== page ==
Colonel Joseph Collins, USA (Ret.), Ph.D., a former
Deputy Assistant Secretary of Defense, is the
director of the Center for Complex Operations,
Institute for National Strategic Studies, at the
National Defense University.
As the Cold War fades from memory, it is essential that we study its course and absorb its lessons. In that spirit, General John “Jack” Galvin, USA (Ret.), who commanded U.S. Southern Command (USSOUTHCOM) and U.S. European Command (USEUCOM), wrote a memoir, published several months before his death in September 2015, that is both an important lesson in history and a tutorial in strategic leadership. Written by a general who was also a prize-winning author and scholar, it is a delight to read. The real Galvin—son of Boston, family man, soldier-scholar, mensch—comes through on every page.
Galvin, who came from a working-class family in Boston, joined the Massachusetts Army National Guard in 1947 and was pushed by his superiors to apply to West Point. He graduated in 1954 with a bachelor of science degree, as well as a fondness for history and literature and a taste for adventure. Not one to follow the crowd, Galvin spent his early assignments in Puerto Rico and teaching at Colombia’s Lancero School, a Ranger school–type course. Duty in the 101st Airborne Division and the Armor Officer Advanced Course subsequently followed, as did graduate school at Columbia University and a teaching tour at West Point.
Galvin later did two tough combat tours in Vietnam. Remarkably, in his first tour, he was relieved of his duties in combat as a brigade operations officer. Although the relief came at the behest of two powerful figures, Galvin was able to fight his way back and later commanded a battalion in the storied 1st Cavalry Division. Galvin does not mention in the book that he was awarded the Silver Star for gallantry. Most of his other high honors also go unmentioned.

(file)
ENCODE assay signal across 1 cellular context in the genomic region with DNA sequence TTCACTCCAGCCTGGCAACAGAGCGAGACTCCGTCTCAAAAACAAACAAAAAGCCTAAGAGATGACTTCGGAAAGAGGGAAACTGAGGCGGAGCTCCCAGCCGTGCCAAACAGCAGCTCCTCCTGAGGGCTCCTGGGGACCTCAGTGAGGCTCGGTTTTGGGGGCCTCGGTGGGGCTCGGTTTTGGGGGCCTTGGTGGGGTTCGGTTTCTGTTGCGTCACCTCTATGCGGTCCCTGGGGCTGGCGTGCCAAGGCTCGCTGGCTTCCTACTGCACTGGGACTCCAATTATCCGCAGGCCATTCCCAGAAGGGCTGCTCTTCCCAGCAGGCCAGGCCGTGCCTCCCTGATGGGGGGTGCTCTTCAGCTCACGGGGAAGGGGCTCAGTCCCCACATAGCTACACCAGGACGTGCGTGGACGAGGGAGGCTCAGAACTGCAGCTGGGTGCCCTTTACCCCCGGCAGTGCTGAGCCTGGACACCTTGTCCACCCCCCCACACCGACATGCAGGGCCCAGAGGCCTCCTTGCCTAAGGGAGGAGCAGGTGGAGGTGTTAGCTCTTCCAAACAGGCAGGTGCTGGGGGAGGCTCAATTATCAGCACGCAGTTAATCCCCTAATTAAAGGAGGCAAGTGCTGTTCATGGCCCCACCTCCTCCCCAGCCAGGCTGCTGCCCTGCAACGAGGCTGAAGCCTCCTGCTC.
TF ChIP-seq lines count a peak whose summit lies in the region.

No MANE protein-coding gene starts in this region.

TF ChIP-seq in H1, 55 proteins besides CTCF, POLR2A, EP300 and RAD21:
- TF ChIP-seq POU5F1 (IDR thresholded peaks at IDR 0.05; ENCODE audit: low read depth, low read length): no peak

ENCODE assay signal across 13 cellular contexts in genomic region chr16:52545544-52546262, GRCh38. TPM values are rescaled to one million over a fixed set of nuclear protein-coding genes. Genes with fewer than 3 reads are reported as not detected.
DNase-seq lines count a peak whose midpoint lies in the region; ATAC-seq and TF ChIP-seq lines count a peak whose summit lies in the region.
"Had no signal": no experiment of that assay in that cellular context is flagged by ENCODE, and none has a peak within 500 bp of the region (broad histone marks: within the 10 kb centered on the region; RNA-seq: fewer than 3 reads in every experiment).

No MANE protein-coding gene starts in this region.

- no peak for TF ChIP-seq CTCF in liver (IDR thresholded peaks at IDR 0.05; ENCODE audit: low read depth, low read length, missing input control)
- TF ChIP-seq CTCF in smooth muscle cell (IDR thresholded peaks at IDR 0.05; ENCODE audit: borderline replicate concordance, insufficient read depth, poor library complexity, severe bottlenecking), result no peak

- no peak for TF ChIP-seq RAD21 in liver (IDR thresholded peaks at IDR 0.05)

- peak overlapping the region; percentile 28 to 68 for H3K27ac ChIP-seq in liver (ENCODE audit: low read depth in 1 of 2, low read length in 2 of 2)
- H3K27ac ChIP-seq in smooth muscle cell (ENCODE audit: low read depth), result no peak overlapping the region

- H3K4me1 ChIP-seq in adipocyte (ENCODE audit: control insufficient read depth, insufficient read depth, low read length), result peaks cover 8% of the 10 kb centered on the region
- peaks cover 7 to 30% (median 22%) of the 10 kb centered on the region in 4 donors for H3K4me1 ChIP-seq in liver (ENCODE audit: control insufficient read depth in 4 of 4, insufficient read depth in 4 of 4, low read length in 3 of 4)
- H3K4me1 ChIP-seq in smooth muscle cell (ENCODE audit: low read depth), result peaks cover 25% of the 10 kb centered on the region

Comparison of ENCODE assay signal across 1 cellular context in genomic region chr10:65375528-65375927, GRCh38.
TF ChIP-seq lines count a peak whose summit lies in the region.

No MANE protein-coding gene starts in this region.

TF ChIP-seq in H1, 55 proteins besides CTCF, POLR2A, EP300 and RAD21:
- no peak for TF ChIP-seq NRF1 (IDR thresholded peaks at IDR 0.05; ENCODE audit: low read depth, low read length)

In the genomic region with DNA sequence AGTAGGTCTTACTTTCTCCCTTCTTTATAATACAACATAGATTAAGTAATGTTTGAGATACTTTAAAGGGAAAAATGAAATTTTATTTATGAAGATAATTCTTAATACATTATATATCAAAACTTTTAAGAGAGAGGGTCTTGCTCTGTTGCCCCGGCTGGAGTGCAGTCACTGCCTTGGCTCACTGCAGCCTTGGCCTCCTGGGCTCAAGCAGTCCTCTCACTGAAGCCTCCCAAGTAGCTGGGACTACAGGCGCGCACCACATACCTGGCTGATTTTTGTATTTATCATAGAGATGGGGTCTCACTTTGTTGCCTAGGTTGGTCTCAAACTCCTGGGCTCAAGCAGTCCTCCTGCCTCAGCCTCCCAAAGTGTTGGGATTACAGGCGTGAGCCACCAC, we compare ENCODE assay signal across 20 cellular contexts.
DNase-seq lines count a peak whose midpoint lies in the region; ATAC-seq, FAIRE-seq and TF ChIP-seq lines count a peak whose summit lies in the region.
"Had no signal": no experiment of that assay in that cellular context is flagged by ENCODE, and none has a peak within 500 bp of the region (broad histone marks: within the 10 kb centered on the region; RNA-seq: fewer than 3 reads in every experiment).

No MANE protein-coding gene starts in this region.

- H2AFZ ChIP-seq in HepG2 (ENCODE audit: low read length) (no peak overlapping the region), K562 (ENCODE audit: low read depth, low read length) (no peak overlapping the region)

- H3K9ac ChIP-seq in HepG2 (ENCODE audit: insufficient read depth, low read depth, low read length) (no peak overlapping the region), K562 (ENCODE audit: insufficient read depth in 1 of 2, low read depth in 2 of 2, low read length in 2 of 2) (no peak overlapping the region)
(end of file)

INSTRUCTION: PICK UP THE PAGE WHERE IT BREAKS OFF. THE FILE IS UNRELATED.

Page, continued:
Brigade-level command in Europe and command of a mechanized infantry division followed. In the latter assignment, General Galvin latched on to then-Captain David Petraeus, who appears time and again in the narrative as both a Galvin mentee and an intellectual alter ego. Galvin’s closest comrades are a key part of the book, and each of them, like Petraeus, is described in careful detail by the author.
Galvin’s senior assignments came as the four-star combatant commander in USSOUTHCOM and later as the Supreme Allied Commander, Europe. His professional contacts in Germany, Latin America, and Spain also grew in rank, and they became a great network. His contacts, education, and empathy made him the ideal general for maneuvering on the political-military terrain. Whether it was Russian generals, German statesmen, Margaret Thatcher, or characters such as Panama’s Manuel Noriega, Galvin reveals the people and personalities behind the policy. For example, in detailing his first meeting with Ronald Reagan:
Tall and wide-shouldered, he seemed to take pains not to be overwhelming; he had the gift of being both impressive and unassuming. His hearty handshake and down-home smile made you feel good, and his corny jokes conveyed an assurance that he liked you right away and was truly happy to be talking to you at that moment. His ease cured your unease; his ordinariness allowed you room to be your ordinary self, too (p. 296, emphasis in the original).